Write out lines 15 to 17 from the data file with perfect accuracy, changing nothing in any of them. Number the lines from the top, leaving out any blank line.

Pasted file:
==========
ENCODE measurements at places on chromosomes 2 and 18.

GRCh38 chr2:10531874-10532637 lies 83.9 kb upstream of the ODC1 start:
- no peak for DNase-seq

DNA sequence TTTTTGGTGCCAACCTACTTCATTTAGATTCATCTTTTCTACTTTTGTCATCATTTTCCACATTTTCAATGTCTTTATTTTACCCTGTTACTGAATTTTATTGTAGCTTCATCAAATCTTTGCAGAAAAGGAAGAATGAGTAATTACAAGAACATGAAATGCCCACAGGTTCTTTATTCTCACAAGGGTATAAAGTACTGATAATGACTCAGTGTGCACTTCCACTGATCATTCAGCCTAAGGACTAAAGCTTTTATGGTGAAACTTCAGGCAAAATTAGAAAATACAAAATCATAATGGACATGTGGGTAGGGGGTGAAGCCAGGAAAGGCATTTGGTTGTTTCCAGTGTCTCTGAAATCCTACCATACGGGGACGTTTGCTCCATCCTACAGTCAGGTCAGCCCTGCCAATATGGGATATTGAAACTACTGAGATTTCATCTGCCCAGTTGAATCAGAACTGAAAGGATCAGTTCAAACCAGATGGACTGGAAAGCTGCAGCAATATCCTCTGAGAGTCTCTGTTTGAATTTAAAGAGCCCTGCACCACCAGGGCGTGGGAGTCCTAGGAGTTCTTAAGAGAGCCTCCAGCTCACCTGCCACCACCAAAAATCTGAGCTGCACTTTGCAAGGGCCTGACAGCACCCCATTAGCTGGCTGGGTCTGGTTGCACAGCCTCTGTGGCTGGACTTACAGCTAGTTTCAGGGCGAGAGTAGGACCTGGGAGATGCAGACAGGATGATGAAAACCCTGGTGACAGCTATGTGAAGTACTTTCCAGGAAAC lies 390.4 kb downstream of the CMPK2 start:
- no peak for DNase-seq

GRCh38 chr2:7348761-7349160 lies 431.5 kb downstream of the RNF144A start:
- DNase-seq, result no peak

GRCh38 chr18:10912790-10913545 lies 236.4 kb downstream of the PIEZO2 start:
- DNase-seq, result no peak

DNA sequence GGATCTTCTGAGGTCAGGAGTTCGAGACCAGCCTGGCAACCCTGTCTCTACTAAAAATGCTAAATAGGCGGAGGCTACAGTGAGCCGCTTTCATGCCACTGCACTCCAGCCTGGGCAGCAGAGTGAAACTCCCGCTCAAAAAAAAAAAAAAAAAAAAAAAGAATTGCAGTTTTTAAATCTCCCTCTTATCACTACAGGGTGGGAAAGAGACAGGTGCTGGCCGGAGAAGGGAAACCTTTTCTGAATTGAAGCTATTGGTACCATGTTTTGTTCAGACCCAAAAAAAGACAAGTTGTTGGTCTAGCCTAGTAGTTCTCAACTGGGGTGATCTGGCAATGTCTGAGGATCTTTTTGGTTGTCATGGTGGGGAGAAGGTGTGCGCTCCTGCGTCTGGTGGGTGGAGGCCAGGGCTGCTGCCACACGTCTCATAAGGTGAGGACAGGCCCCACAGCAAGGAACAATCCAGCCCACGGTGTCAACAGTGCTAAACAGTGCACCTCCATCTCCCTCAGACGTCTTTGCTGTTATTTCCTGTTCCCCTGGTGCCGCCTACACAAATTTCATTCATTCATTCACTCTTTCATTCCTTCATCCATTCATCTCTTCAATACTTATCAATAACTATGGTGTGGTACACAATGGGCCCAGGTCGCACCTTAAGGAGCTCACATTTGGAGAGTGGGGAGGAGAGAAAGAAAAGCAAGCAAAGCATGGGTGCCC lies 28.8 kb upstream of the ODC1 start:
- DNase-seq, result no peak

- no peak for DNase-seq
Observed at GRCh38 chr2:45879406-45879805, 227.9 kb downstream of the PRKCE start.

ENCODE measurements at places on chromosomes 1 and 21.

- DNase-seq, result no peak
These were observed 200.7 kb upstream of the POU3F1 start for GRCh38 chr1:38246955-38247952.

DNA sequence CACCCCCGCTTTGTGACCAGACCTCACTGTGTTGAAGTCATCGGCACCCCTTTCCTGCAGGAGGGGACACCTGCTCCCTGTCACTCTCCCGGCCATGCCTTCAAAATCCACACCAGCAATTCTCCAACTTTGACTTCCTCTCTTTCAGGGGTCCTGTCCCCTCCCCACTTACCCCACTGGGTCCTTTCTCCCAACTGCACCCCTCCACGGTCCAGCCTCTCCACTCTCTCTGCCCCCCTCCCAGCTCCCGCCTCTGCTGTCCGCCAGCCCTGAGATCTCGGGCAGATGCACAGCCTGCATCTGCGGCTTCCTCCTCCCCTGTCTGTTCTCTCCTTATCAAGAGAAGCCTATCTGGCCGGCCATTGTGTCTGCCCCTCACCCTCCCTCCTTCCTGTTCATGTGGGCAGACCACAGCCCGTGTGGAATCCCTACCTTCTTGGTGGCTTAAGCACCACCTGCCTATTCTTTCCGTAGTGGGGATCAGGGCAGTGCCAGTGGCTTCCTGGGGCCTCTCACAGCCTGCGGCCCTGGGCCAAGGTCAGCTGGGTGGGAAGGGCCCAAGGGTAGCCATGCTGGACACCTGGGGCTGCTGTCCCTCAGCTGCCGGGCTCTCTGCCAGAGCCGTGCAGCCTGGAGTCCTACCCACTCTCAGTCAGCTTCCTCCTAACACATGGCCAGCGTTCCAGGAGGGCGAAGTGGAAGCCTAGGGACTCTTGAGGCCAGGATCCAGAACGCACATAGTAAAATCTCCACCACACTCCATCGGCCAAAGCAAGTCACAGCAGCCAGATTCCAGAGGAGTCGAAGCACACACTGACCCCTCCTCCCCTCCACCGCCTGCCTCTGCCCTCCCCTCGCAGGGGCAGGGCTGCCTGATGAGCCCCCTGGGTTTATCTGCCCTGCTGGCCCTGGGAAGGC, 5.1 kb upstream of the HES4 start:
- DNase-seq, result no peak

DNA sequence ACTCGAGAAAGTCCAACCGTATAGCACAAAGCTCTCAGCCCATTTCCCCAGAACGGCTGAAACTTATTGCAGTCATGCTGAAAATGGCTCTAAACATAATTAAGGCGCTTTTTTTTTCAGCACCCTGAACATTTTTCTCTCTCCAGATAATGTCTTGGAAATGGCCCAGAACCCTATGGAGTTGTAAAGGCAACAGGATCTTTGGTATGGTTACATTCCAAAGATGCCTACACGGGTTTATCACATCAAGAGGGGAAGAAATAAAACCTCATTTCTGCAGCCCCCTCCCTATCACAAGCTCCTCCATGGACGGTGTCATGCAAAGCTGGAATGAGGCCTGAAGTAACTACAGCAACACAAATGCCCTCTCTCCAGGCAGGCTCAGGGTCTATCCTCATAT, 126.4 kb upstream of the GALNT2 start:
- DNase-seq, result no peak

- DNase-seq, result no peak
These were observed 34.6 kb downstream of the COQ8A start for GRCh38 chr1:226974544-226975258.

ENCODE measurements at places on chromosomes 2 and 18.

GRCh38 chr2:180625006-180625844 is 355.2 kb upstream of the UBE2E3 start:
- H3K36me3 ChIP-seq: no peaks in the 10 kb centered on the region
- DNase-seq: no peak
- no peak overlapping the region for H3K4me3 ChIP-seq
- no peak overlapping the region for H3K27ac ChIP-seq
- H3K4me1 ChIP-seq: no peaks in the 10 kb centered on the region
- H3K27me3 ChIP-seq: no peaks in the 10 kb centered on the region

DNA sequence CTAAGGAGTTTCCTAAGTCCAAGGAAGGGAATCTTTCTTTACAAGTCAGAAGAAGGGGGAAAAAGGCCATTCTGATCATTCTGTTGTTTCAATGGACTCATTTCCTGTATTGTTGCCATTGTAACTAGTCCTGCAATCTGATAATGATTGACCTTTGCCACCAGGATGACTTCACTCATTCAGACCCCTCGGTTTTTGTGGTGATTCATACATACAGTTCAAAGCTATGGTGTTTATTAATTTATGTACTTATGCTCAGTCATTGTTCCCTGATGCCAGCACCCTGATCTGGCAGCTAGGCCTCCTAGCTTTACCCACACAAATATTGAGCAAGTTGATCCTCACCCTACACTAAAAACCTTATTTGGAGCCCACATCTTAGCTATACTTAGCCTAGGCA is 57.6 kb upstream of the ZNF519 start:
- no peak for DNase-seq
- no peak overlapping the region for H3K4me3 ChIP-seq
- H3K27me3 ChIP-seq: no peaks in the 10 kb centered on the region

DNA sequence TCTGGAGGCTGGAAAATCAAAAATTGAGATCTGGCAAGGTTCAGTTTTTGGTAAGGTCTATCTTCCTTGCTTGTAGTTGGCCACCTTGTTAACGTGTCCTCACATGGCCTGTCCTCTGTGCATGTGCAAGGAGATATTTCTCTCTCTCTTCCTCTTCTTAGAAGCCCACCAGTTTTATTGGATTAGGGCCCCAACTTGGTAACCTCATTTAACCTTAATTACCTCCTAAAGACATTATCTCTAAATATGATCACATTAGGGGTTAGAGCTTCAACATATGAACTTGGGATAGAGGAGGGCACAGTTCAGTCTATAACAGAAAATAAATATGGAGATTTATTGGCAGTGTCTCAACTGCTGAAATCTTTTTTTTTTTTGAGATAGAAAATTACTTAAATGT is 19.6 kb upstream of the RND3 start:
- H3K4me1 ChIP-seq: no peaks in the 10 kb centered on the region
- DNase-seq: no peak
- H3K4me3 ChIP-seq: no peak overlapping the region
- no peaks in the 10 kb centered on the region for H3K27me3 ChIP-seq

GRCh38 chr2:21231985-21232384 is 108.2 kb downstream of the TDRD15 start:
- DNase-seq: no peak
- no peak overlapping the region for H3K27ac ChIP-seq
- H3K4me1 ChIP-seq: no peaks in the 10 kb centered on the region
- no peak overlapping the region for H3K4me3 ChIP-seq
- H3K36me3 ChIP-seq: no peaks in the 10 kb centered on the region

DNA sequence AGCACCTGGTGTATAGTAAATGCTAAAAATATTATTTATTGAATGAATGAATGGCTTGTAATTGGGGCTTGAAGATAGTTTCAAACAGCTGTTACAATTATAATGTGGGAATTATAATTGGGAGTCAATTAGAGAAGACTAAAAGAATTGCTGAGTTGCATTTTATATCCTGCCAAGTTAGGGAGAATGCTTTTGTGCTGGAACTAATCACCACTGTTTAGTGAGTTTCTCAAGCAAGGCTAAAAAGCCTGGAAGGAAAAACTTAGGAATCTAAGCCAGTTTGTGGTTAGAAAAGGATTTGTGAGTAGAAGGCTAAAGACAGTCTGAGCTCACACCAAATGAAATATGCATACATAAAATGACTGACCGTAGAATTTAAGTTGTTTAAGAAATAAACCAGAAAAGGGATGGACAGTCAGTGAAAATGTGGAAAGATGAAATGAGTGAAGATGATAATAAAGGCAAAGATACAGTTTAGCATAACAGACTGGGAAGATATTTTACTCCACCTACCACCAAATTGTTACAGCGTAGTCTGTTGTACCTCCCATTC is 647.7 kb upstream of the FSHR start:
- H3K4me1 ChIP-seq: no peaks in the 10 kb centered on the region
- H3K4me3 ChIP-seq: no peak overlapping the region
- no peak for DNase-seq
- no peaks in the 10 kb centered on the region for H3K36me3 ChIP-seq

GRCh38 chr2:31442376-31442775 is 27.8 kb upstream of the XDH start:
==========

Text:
- DNase-seq, result no peak
These were observed 200.7 kb upstream of the POU3F1 start for GRCh38 chr1:38246955-38247952.

DNA sequence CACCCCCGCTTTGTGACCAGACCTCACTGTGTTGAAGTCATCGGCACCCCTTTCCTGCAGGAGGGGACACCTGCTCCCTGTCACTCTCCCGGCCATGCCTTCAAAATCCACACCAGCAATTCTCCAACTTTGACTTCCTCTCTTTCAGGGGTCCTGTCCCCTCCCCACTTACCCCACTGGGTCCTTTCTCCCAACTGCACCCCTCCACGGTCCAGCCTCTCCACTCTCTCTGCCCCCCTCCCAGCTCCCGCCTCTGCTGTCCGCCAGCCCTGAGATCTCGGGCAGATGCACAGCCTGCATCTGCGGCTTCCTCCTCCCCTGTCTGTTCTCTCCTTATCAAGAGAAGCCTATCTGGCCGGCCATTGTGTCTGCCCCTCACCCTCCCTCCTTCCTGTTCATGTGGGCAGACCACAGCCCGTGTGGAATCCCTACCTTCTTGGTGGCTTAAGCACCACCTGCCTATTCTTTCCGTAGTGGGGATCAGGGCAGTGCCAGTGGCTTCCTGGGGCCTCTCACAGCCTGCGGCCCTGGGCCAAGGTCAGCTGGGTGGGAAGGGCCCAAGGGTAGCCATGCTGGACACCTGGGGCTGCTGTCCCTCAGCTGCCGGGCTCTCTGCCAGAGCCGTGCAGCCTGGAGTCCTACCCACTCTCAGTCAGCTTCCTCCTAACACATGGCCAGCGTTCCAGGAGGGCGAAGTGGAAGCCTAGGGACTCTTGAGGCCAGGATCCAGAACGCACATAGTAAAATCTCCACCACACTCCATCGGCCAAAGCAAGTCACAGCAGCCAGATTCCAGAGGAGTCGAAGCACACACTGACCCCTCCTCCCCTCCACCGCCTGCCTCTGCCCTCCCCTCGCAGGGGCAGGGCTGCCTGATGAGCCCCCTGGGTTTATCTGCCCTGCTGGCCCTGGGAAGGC, 5.1 kb upstream of the HES4 start: